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World Lebanese Cultural Union
of Sydney Incorporated

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Khalil Gibran

By Stephanie Wigan

Khalil Gibran (Arabic: Jubrān Khalīl Jubrān) was born on 6 January 1883 in Bcharri, Lebanon. He immigrated to America in 1895, with his mother and siblings.

In 1904, Gibran’s drawings were first displayed at Day’s Studio in Boston, and his first book (written in Arabic) was published in New York City in 1905. The first of Gibran’s books to be written in English was titled “The Madman” and was published in 1918. 

However, ultimately Gibran became one of the best-selling poets of all time from his collection of poems titled “The Prophet”. It was first published in 1923 in America, and is often quoted at weddings, funerals, and at special events. 

The Prophet has been translated into over 100 languages1. It has reportedly never been out of print since first being published, which of itself is a great achievement, and highlights the influence and popularity of this literary work. 

Dr Mohamed Salah Omri, lecturer in Modern Arabic literature at Oxford University has described the universality of The Prophet as:

 “it serves various occasions or big moments in one’s life so it tends to be a book that is often gifted to a lover, or for a birth, or death. That is why it has spread so widely, and by word of mouth2. 

Gibran has also been credited as an instigator of a cultural revolution on the literary world. Professor Suheil Bushrui, holder of the Kahlil Gibran Chair for Values and Peace at the University of Maryland, highlighted that: 

We are talking about a renaissance in modern Arabic literature and this renaissance had at its foundation Gibran’s writings3.

Gibran died on 10 April 1931 in New York, and expressed his wish to be buried in Lebanon. All future American royalties to his books were willed to his hometown of Bcharri, to be used for “civic betterment”4.

The Gibran Museum and Gibran’s final resting place, in Bsharri

There are numerous places, monuments and educational institutions named in honour of Gibran throughout the world, including the Gibran Museum in Bcharri, the Khalil Gibran Memorial Garden in Washington, D.C. and the Khalil Gibran Elementary School in New York5.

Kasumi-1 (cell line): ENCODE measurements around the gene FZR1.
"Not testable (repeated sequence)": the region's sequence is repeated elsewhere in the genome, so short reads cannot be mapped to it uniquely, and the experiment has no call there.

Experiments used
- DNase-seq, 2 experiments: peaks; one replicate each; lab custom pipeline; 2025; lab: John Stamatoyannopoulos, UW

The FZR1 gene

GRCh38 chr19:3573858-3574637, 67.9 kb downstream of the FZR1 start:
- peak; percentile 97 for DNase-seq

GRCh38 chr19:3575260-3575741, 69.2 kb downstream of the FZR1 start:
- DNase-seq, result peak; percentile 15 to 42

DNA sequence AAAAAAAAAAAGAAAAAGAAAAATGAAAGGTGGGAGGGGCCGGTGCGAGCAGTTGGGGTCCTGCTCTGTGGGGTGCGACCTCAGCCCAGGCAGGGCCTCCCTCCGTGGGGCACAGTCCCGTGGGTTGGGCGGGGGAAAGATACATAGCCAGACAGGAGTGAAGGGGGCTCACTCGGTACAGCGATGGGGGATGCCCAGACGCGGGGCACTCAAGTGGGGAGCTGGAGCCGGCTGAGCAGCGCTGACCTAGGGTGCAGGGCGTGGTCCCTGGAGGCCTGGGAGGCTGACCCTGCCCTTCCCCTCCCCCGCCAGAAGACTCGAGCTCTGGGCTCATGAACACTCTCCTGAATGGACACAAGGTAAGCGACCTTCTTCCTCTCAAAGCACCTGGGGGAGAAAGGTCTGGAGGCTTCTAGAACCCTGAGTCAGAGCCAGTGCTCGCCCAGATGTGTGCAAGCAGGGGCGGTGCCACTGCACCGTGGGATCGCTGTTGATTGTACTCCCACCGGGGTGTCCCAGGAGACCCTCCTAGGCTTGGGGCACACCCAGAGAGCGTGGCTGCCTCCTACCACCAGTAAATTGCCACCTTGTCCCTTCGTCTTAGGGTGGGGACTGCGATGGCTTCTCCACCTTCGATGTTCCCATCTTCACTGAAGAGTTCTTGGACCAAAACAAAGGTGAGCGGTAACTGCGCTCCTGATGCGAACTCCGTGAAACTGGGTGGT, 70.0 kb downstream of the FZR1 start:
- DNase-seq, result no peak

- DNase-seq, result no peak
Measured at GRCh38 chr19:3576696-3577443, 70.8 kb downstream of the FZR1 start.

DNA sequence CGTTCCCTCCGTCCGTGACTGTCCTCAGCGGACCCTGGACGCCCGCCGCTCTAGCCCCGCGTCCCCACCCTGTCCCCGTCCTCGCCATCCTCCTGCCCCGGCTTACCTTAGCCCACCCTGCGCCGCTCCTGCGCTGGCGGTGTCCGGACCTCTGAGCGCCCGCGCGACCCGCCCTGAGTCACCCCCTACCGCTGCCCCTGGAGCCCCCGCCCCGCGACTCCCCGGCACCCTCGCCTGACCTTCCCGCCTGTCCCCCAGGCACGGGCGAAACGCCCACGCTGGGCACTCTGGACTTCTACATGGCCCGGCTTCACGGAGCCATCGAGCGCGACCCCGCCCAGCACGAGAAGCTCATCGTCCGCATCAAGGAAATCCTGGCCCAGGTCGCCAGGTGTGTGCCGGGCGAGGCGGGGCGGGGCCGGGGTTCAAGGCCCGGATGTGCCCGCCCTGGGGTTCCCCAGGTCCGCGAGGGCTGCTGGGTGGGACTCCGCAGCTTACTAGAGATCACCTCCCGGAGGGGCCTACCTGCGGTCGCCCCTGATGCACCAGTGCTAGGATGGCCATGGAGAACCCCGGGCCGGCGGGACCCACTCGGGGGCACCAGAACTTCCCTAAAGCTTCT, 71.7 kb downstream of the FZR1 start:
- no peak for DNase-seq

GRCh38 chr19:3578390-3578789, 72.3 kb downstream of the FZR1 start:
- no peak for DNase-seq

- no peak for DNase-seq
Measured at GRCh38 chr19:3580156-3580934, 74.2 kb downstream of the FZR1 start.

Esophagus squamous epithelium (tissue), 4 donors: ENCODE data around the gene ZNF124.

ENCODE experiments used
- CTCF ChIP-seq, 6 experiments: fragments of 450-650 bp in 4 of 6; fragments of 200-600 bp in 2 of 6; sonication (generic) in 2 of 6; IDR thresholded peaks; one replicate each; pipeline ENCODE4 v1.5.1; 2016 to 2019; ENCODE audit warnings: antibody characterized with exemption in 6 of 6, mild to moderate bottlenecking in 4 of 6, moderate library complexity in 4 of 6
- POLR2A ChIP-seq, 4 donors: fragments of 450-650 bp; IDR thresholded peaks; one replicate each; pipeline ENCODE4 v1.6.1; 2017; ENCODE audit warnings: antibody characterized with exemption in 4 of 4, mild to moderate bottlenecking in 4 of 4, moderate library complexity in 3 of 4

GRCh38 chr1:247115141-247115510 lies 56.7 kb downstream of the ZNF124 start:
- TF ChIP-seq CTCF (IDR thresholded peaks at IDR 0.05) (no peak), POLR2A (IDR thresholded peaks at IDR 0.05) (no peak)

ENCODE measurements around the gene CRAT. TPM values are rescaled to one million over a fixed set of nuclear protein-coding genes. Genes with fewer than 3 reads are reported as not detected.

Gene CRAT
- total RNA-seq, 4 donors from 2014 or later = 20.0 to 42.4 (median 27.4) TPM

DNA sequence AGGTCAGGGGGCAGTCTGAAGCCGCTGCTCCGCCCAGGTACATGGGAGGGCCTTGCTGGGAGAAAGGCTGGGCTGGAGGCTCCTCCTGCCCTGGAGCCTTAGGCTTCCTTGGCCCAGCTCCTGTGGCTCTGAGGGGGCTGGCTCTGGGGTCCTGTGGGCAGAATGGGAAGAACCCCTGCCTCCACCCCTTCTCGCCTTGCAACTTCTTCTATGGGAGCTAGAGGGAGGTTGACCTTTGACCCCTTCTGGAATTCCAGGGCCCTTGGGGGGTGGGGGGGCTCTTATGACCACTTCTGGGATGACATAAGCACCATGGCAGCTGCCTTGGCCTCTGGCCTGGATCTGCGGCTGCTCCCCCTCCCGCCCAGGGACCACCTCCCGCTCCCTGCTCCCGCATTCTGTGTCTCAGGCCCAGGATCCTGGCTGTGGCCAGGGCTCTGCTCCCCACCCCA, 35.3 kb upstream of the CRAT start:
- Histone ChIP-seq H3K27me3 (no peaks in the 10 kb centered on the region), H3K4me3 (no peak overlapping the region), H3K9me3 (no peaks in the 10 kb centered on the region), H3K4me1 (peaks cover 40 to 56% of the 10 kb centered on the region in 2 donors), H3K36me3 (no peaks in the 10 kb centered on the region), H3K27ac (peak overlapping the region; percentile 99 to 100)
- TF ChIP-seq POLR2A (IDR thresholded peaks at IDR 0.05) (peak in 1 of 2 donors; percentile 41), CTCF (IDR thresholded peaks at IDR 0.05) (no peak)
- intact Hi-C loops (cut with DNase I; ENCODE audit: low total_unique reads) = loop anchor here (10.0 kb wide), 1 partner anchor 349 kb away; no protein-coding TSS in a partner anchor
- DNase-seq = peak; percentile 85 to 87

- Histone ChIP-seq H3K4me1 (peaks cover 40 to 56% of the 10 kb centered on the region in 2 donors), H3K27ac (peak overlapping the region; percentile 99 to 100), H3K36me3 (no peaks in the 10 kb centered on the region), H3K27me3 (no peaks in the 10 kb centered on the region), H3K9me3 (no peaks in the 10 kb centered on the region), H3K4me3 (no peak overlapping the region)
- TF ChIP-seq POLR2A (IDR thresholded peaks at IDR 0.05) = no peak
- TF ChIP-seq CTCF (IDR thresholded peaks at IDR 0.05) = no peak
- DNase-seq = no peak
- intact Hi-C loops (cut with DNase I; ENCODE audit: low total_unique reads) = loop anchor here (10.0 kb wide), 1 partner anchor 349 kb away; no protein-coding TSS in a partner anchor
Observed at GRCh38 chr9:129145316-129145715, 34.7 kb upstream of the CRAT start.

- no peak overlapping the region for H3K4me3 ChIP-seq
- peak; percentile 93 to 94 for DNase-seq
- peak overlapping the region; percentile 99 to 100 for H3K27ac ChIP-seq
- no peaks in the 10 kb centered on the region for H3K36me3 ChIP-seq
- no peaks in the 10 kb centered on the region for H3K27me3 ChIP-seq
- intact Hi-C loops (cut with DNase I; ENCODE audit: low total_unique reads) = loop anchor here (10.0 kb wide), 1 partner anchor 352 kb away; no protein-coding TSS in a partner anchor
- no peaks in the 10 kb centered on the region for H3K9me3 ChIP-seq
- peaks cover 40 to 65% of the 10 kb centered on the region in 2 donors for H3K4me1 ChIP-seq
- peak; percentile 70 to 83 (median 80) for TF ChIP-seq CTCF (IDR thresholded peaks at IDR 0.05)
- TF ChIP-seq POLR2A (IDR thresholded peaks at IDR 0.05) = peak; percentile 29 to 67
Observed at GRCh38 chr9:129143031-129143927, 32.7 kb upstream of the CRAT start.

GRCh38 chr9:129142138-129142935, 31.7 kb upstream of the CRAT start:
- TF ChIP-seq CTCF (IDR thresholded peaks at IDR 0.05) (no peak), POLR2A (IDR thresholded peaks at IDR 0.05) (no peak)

In Australia, on 15 July 2012, there was an unveiling ceremony for the Gibran Monument in Bankstown, Sydney. The statue was unveiled by his Excellency George Bitar Ghanem, the then Consul-General of Lebanon in Sydney6.

By the time of his death at the age of 48 years, Gibran had achieved world-wide literary fame, and is still renowned as a “literary hero” particularly in Lebanon. 

From humble beginnings to world-wide fame, Khalil Gibran has become one of the best-selling poets of all time. It is with great pride and admiration that Lebanese and literary enthusiasts throughout the world continue to recognise and appreciate Gibran’s exceptional talent and wonderful works.

References 

[1] Acocella, Joan (December 30, 2007). “Prophet Motive: The Kahlil Gibran phenomenon”The New Yorker (published January 7, 2008) – also referenced in Wikipedia.
[2] Shoku Amirani and Stephanie Hegarty, BBC News Magazine – https://www.bbc.com/news/magazine-17997163
[3] Shoku Amirani and Stephanie Hegarty, BBC News Magazine – https://www.bbc.com/news/magazine-17997163
[4] Daoudi, M. S. (1982). The meaning of Kahlil Gibran. Secaucus, NJ: Citadel Press.ISBN 9780806508047OCLC 1150277275. – also referenced in Wikipedia.
[5] Wikipedia
[6] https://wlcui.com/2012/07/15/unveiling-of-gibran-khalil-gibran-monument-sydney-australia-15-july-2012/

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